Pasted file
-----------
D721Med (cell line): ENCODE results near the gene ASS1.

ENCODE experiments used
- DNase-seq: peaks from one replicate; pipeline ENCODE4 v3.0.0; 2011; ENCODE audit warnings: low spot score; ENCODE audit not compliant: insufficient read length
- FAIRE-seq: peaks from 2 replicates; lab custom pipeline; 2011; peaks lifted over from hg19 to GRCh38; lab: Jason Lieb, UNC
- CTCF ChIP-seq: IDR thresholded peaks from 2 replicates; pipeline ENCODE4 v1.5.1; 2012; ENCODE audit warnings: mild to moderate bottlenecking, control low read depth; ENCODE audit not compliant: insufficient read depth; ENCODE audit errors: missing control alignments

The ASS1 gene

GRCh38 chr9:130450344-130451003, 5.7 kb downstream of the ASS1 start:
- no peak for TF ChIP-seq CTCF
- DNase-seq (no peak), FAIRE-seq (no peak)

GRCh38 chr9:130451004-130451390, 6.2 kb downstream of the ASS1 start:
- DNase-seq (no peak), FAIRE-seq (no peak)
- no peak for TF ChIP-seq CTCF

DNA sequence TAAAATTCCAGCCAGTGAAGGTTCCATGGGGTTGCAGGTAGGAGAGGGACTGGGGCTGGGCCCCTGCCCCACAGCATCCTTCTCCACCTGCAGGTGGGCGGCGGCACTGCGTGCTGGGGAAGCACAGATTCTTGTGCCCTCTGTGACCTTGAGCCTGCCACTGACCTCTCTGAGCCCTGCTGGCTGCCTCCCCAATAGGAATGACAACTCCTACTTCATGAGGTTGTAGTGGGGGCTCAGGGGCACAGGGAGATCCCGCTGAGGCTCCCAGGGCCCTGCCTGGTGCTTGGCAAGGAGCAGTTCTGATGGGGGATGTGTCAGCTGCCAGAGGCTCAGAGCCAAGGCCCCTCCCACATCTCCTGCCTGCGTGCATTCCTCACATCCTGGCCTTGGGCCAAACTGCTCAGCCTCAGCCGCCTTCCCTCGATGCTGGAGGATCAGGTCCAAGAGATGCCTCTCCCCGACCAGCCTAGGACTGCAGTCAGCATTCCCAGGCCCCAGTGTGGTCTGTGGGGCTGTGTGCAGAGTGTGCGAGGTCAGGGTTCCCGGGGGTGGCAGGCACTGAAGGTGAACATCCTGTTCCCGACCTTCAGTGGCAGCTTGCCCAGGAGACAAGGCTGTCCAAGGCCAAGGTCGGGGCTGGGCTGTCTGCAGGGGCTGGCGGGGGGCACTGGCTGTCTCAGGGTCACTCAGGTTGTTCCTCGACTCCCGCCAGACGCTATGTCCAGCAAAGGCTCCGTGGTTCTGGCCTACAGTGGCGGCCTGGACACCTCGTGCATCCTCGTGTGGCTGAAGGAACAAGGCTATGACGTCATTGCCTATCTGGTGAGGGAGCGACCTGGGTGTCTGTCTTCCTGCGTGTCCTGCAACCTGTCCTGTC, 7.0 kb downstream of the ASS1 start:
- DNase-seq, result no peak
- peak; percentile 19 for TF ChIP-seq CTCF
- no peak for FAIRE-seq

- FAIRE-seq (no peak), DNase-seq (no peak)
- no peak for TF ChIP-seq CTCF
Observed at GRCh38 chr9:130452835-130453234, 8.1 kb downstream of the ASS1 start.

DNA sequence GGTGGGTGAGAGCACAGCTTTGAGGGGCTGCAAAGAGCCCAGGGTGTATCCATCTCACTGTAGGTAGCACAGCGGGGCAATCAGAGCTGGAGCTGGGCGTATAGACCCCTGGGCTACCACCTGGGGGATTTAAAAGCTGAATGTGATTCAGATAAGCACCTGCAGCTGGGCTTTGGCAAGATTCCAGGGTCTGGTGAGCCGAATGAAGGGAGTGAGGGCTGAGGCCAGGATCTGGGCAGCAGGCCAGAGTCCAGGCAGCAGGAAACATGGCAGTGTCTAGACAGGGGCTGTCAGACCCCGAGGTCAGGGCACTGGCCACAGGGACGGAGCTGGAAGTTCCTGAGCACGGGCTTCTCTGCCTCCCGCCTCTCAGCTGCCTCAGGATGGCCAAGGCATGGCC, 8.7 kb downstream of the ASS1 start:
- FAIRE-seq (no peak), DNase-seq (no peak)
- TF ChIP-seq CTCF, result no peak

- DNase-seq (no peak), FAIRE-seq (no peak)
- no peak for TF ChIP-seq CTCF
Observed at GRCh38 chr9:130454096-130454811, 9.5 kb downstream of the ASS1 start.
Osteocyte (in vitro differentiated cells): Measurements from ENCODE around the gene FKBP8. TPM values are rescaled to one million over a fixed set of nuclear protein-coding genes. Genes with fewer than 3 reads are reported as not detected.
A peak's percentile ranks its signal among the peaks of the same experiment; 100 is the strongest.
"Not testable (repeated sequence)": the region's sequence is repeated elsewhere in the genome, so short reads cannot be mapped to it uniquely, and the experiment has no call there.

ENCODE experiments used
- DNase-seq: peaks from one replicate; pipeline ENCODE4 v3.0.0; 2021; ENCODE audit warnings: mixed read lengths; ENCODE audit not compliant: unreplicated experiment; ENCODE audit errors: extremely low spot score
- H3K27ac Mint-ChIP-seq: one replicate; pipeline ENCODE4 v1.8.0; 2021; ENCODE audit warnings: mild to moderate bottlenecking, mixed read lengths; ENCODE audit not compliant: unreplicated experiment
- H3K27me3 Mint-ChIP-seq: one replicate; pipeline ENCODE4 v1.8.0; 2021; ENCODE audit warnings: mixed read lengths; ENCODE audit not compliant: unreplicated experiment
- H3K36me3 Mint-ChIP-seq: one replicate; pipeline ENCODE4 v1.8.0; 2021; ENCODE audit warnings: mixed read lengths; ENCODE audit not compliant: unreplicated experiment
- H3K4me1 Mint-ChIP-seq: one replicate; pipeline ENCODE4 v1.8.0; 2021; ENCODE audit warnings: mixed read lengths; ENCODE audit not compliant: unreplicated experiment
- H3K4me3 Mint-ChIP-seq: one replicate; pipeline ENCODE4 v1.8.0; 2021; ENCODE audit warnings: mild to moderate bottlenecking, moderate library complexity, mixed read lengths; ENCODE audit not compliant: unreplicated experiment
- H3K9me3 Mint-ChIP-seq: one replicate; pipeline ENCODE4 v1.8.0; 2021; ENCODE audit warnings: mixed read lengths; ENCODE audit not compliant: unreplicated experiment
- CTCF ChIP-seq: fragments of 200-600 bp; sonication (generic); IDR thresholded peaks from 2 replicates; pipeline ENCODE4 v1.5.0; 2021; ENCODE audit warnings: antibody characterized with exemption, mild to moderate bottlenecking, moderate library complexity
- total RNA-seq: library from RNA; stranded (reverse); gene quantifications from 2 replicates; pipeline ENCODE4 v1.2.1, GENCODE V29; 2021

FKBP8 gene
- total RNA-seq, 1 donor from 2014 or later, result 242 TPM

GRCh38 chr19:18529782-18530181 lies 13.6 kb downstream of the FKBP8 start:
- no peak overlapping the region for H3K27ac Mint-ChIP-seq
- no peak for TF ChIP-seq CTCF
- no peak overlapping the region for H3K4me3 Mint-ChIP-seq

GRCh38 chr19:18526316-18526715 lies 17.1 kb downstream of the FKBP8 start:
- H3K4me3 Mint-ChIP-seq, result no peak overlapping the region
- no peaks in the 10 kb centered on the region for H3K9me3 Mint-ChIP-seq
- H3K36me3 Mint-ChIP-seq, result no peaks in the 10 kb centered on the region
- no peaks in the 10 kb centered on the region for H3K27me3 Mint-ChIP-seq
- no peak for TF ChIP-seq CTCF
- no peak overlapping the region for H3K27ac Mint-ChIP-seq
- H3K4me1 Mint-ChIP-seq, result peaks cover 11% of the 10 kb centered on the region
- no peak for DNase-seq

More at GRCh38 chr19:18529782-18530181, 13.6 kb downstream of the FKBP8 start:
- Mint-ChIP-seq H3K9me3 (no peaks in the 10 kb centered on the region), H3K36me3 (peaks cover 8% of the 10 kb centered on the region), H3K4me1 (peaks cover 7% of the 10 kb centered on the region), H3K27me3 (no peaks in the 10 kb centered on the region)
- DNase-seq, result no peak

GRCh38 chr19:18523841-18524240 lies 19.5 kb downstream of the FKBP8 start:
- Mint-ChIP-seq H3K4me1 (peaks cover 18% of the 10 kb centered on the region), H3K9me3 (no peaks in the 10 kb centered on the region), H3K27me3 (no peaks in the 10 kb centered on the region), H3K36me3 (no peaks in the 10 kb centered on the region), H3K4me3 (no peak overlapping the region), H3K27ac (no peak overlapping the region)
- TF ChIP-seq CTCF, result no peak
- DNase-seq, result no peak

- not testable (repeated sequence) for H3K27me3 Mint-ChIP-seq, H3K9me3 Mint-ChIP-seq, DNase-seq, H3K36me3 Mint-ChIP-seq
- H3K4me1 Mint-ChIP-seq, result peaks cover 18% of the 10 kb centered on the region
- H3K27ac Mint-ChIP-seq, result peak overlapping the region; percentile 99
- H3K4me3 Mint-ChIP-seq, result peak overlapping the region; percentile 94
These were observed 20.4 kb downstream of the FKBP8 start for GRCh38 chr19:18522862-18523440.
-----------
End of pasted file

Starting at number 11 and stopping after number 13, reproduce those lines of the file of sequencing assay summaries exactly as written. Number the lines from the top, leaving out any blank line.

- DNase-seq (no peak), FAIRE-seq (no peak)
- no peak for TF ChIP-seq CTCF

DNA sequence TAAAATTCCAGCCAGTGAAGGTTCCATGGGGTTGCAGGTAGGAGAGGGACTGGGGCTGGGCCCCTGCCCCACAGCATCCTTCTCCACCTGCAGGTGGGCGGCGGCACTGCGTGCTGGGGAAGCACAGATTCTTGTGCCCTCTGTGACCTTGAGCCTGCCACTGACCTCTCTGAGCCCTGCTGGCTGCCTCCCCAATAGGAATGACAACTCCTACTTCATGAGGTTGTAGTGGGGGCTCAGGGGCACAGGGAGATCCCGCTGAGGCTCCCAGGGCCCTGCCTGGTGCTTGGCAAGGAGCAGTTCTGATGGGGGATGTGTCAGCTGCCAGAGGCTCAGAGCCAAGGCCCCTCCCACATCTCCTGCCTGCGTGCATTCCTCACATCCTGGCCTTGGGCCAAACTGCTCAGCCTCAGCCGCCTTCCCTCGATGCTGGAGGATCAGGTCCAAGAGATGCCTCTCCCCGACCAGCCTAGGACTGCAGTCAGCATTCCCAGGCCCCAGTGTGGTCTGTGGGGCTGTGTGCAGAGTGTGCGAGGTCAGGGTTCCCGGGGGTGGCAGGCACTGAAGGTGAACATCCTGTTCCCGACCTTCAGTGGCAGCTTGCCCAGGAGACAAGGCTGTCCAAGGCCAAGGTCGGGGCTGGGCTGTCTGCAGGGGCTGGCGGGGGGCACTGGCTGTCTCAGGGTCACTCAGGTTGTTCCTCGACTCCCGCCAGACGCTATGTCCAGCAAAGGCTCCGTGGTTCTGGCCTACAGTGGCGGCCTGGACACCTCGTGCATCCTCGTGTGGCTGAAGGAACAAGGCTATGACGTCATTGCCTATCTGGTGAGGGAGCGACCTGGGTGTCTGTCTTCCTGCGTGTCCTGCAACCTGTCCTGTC, 7.0 kb downstream of the ASS1 start: